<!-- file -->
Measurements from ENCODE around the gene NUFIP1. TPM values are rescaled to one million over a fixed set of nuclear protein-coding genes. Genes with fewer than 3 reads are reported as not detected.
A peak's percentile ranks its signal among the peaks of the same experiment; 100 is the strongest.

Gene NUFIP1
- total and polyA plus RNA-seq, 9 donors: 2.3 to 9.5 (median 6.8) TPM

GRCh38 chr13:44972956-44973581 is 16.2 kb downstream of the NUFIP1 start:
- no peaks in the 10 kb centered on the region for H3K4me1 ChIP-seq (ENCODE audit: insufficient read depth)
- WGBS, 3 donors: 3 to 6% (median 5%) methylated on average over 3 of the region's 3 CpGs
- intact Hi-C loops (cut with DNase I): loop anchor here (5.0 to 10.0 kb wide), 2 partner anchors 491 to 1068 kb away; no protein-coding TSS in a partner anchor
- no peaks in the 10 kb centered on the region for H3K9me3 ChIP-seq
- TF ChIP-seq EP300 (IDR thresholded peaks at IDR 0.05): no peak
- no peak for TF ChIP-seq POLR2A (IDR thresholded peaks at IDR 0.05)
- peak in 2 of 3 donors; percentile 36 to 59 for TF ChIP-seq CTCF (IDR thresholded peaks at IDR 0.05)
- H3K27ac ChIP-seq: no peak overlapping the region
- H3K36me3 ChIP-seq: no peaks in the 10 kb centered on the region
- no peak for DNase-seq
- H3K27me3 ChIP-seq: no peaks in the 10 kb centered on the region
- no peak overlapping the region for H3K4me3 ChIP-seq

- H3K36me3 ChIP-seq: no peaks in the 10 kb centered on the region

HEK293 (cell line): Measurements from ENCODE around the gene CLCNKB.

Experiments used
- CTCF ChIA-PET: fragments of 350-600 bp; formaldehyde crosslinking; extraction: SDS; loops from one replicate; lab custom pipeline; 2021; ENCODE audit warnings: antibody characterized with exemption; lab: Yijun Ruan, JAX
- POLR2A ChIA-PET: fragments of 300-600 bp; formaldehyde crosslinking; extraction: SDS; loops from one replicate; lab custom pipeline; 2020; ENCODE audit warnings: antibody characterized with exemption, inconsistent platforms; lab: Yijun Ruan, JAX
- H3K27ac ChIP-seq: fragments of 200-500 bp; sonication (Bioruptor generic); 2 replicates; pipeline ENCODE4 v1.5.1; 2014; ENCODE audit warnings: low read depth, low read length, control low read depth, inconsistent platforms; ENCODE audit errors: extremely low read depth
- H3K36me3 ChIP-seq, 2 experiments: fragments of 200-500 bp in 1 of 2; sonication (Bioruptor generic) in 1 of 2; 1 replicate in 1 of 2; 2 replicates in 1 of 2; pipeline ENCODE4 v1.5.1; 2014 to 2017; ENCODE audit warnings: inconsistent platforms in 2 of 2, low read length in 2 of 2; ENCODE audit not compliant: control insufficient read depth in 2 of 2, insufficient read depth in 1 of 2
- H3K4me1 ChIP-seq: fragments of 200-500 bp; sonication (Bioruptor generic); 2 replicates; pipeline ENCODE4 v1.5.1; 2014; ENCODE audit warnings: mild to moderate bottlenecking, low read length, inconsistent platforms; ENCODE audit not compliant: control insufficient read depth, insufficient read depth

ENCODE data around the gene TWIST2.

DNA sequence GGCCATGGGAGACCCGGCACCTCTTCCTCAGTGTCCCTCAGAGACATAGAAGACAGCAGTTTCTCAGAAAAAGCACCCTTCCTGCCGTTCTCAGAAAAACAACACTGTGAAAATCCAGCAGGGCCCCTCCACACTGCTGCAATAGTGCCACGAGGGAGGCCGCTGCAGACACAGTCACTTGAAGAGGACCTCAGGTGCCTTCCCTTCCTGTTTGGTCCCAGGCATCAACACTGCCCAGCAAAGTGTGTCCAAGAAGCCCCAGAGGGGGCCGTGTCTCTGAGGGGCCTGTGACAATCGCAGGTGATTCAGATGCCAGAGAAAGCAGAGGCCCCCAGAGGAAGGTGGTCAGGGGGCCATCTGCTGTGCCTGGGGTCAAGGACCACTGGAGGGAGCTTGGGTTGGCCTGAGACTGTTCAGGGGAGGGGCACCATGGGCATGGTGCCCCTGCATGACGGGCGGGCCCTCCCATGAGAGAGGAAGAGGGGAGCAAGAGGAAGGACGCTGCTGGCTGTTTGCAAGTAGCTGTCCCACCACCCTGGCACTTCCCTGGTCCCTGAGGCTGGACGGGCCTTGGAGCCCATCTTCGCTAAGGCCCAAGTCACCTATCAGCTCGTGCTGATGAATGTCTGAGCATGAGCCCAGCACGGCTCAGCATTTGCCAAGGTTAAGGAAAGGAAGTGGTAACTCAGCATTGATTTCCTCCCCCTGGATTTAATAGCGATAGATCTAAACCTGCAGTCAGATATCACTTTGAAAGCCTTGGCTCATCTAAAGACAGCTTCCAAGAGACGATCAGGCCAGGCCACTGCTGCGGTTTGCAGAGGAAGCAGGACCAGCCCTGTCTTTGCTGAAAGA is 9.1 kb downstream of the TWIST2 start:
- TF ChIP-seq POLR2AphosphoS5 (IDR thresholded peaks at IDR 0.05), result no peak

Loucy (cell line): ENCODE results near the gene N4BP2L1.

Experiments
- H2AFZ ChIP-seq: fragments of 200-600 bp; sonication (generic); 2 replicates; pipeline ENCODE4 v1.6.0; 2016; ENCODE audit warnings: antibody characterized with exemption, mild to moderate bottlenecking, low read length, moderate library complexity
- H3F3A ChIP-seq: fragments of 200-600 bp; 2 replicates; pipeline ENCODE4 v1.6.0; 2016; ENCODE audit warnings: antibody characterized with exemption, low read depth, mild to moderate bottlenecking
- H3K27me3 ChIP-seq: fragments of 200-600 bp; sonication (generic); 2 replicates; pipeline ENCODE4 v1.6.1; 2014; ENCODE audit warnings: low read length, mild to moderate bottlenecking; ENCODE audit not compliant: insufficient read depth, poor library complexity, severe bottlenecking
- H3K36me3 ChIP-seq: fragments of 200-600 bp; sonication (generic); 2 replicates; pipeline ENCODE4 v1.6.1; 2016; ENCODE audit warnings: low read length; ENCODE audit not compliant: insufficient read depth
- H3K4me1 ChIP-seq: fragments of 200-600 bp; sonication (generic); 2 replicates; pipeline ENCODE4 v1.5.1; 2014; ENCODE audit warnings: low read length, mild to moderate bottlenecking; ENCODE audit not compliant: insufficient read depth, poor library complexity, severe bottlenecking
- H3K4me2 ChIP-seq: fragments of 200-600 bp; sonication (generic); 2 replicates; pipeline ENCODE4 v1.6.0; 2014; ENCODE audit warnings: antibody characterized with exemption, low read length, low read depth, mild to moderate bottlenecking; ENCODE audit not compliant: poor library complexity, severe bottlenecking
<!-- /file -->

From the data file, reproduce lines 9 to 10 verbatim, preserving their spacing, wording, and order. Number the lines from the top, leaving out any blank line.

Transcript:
- no peaks in the 10 kb centered on the region for H3K9me3 ChIP-seq
- TF ChIP-seq EP300 (IDR thresholded peaks at IDR 0.05): no peak